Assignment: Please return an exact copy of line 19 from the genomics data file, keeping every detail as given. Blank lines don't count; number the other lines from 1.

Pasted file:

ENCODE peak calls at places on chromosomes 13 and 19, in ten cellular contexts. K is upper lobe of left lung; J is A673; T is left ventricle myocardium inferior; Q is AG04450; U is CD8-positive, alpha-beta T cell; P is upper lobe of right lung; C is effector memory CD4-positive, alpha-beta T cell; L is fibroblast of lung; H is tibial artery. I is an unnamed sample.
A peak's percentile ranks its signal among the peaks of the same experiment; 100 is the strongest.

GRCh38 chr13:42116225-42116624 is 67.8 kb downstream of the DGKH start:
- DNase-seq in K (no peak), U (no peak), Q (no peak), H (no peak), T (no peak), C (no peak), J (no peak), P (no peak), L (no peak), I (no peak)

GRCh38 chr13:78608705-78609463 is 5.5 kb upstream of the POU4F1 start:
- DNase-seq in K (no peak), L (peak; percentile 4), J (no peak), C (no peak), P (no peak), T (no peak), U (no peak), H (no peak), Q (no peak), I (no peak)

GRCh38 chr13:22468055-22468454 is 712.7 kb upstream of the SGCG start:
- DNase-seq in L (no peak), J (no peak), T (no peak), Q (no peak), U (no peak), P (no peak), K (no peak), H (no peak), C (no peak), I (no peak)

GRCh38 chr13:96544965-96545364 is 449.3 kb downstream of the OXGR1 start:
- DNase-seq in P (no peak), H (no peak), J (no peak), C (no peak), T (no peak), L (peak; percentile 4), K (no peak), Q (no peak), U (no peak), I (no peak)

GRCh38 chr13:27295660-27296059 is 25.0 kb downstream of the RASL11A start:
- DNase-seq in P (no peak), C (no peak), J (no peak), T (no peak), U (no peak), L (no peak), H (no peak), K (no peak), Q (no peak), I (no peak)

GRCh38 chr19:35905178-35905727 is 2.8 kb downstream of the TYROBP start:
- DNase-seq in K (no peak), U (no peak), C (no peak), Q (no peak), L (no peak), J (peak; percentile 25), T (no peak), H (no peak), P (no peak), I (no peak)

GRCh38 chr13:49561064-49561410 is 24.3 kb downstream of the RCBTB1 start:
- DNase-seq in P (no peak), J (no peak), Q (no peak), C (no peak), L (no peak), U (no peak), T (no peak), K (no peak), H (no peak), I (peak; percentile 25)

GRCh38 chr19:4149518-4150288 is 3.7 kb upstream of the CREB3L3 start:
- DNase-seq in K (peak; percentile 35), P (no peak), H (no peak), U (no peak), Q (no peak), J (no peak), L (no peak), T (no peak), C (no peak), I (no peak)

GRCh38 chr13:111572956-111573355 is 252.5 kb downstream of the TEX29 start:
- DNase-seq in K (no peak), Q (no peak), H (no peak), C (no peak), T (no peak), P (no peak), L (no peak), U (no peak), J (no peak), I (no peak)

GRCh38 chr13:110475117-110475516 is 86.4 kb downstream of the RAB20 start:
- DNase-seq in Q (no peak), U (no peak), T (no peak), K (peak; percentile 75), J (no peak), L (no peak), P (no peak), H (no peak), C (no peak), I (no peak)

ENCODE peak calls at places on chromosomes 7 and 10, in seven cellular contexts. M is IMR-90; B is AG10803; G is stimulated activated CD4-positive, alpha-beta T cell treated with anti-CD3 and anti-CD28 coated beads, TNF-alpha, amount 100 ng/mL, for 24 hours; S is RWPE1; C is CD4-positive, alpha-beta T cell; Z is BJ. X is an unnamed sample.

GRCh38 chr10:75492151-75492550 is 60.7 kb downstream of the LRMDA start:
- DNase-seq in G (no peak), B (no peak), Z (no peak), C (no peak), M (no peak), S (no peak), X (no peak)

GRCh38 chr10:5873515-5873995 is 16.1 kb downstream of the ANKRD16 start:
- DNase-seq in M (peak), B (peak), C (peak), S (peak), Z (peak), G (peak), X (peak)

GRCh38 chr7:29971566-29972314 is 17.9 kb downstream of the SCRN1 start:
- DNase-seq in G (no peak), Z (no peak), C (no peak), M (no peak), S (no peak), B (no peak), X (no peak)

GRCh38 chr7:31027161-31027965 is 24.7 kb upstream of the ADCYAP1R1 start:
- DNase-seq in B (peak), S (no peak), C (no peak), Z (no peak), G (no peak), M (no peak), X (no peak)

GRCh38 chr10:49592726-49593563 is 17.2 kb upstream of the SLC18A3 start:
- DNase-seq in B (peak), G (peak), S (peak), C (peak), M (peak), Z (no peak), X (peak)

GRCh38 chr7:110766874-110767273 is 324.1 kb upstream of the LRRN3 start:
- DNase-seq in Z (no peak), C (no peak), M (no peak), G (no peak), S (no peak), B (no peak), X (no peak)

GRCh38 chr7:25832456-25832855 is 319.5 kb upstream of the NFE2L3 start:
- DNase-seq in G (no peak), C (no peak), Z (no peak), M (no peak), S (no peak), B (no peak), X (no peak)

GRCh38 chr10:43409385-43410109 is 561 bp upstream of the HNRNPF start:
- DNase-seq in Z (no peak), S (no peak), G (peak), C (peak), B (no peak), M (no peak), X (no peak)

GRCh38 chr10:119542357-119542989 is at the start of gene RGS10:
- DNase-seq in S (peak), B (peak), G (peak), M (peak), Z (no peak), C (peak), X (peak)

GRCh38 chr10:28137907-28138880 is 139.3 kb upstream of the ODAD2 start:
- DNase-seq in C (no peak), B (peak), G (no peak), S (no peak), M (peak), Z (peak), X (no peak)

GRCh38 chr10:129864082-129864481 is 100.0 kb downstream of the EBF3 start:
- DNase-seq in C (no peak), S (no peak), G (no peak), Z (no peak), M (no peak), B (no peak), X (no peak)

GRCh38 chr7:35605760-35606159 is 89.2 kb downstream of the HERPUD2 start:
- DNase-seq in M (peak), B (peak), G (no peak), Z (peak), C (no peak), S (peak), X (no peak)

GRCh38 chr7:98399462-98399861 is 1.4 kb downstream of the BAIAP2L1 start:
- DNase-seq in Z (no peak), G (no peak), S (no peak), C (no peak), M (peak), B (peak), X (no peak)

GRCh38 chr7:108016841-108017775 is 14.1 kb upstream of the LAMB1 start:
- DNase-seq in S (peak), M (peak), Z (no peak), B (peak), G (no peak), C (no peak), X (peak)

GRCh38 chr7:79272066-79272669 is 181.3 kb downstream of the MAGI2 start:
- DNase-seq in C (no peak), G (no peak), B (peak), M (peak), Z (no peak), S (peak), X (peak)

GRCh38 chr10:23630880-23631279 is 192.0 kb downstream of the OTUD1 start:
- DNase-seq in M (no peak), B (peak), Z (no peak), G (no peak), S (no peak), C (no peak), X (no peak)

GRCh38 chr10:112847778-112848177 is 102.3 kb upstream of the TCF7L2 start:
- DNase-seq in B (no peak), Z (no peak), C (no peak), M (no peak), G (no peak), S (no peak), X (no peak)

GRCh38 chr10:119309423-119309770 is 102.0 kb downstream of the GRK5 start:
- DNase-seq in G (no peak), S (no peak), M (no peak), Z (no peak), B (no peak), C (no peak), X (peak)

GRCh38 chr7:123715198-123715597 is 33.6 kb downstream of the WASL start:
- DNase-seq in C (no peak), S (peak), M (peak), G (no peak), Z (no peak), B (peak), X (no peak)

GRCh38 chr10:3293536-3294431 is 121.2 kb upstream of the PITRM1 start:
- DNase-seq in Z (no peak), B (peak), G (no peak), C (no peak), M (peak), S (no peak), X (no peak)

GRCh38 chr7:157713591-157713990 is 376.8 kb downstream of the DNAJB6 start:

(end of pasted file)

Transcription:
GRCh38 chr13:111572956-111573355 is 252.5 kb downstream of the TEX29 start: